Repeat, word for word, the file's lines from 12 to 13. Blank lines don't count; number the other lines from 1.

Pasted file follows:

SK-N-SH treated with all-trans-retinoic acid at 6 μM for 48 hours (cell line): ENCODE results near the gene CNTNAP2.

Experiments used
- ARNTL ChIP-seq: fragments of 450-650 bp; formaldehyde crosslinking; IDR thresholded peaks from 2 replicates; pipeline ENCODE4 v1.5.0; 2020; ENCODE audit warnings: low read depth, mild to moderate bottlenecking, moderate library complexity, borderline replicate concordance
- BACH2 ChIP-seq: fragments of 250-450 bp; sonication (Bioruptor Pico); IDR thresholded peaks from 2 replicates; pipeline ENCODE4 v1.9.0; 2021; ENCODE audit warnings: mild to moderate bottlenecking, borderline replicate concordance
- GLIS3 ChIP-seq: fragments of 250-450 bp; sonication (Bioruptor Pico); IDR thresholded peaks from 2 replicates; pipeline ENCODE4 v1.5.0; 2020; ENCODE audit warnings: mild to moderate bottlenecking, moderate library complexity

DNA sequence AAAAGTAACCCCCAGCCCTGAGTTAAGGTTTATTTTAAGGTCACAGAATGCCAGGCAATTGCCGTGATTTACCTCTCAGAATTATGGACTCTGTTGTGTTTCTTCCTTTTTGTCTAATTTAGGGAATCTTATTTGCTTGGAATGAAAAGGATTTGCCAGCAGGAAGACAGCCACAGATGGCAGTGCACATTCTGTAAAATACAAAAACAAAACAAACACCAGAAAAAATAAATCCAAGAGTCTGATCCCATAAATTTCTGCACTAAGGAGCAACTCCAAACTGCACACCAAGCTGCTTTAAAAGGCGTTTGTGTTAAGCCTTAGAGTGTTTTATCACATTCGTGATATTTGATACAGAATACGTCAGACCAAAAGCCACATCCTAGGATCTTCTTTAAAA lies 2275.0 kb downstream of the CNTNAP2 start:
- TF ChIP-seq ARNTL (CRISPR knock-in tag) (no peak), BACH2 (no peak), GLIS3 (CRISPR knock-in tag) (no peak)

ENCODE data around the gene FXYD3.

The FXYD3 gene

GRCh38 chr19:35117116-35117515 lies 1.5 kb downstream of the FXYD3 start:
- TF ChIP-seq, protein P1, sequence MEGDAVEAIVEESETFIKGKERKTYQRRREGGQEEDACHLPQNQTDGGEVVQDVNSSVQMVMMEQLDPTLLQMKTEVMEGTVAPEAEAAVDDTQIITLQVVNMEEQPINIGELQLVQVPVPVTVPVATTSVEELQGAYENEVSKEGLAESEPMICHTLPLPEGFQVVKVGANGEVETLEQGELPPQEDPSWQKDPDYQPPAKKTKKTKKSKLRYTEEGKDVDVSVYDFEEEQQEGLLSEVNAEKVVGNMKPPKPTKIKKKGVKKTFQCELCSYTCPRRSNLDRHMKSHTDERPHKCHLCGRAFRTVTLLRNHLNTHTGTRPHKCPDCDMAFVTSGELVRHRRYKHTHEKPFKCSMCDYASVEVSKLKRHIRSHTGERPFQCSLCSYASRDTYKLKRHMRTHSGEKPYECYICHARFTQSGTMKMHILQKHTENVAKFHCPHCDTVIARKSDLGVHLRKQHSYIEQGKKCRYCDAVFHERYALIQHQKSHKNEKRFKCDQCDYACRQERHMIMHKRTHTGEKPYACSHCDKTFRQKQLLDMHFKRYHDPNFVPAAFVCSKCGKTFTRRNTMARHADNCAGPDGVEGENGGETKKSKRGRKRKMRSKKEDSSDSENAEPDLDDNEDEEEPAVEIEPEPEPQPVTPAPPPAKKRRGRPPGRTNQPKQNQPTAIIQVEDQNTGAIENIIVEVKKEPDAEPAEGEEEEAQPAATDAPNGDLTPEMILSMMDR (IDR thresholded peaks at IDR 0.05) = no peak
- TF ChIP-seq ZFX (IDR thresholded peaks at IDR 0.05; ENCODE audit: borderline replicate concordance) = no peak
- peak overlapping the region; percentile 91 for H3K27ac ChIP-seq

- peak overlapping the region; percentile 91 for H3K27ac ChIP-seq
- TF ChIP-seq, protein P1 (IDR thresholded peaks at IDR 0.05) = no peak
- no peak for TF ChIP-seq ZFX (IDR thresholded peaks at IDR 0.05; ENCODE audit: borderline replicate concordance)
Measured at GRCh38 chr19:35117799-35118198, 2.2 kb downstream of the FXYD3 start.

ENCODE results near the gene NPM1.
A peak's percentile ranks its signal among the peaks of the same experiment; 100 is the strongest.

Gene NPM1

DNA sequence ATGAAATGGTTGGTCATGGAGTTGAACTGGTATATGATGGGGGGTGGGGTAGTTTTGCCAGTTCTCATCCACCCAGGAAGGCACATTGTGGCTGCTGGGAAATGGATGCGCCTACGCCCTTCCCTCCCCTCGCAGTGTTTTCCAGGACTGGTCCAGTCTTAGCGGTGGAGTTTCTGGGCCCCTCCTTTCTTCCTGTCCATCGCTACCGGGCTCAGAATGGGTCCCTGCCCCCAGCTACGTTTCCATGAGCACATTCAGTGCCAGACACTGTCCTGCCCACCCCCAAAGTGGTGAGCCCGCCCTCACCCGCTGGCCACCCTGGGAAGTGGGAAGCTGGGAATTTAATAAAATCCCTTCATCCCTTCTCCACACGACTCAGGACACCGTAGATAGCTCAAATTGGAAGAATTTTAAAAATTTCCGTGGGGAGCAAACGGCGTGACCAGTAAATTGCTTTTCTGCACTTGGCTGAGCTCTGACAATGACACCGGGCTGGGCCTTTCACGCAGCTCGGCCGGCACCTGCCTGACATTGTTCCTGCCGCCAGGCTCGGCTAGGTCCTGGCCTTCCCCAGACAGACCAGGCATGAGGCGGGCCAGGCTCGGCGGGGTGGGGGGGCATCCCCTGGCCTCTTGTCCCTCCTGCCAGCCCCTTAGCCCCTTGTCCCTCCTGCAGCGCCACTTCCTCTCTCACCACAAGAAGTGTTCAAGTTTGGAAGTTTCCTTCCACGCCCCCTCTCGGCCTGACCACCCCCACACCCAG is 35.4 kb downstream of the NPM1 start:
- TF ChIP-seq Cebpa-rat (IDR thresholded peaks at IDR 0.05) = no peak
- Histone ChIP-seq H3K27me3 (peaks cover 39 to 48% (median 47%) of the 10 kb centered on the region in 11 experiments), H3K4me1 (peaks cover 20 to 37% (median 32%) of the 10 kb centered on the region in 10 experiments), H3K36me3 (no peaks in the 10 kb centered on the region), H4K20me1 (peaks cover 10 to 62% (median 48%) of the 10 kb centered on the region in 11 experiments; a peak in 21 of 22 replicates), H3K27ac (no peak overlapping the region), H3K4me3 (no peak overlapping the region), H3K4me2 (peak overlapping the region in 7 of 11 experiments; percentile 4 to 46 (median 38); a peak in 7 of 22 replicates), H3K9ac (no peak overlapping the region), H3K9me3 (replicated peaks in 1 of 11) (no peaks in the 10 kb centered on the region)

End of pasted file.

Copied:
- TF ChIP-seq ZFX (IDR thresholded peaks at IDR 0.05; ENCODE audit: borderline replicate concordance) = no peak
- peak overlapping the region; percentile 91 for H3K27ac ChIP-seq